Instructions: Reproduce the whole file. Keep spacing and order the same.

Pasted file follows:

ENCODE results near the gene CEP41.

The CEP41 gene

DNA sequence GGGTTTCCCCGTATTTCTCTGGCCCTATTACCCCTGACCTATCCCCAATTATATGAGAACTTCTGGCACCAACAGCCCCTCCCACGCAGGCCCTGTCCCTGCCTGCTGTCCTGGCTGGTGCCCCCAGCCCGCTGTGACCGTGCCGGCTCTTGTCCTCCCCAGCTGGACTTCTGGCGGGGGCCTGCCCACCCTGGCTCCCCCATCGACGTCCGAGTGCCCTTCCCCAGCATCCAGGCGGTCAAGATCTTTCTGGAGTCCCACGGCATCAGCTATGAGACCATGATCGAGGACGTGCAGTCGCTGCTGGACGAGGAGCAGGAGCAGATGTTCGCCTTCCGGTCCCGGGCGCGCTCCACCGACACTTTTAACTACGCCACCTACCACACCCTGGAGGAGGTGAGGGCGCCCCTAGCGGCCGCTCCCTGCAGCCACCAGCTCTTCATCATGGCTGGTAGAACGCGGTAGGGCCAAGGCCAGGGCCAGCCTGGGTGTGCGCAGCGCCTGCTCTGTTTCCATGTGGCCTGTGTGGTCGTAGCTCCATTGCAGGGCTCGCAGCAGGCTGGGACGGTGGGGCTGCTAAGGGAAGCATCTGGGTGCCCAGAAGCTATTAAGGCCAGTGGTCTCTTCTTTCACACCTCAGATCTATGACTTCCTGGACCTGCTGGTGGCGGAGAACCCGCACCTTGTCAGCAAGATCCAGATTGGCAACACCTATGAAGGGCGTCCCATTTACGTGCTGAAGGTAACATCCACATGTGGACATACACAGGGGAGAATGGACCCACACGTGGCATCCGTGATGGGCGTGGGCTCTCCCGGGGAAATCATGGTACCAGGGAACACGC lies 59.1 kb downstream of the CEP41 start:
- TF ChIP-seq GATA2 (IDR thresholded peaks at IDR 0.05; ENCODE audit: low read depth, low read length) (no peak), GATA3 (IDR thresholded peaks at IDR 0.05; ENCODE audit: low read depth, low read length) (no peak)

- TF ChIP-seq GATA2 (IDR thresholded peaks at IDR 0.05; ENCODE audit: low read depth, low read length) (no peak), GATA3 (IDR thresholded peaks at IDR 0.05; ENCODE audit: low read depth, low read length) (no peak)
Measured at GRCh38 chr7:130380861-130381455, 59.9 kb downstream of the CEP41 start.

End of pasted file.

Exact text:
ENCODE results near the gene CEP41.

The CEP41 gene

DNA sequence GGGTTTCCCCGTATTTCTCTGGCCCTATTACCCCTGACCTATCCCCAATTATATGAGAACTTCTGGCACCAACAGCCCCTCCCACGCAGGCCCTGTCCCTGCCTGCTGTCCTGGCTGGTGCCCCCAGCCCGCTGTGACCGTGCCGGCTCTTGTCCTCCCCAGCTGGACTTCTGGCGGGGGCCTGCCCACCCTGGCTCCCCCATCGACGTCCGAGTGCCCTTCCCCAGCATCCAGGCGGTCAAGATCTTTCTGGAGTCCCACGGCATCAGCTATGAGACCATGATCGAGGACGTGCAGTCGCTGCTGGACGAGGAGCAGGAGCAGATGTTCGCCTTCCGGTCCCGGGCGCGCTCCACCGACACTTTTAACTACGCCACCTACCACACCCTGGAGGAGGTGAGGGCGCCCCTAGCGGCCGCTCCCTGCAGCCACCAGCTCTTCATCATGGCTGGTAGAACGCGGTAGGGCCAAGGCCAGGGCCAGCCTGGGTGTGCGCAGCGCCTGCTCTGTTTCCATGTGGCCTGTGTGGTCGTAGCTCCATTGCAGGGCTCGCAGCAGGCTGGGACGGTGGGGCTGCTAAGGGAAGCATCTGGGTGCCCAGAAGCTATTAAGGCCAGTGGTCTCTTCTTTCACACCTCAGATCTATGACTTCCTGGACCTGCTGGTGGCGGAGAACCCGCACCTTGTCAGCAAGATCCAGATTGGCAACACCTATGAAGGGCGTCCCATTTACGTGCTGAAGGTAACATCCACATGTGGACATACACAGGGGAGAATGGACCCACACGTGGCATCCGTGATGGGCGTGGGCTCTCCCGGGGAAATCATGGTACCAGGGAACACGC lies 59.1 kb downstream of the CEP41 start:
- TF ChIP-seq GATA2 (IDR thresholded peaks at IDR 0.05; ENCODE audit: low read depth, low read length) (no peak), GATA3 (IDR thresholded peaks at IDR 0.05; ENCODE audit: low read depth, low read length) (no peak)

- TF ChIP-seq GATA2 (IDR thresholded peaks at IDR 0.05; ENCODE audit: low read depth, low read length) (no peak), GATA3 (IDR thresholded peaks at IDR 0.05; ENCODE audit: low read depth, low read length) (no peak)
Measured at GRCh38 chr7:130380861-130381455, 59.9 kb downstream of the CEP41 start.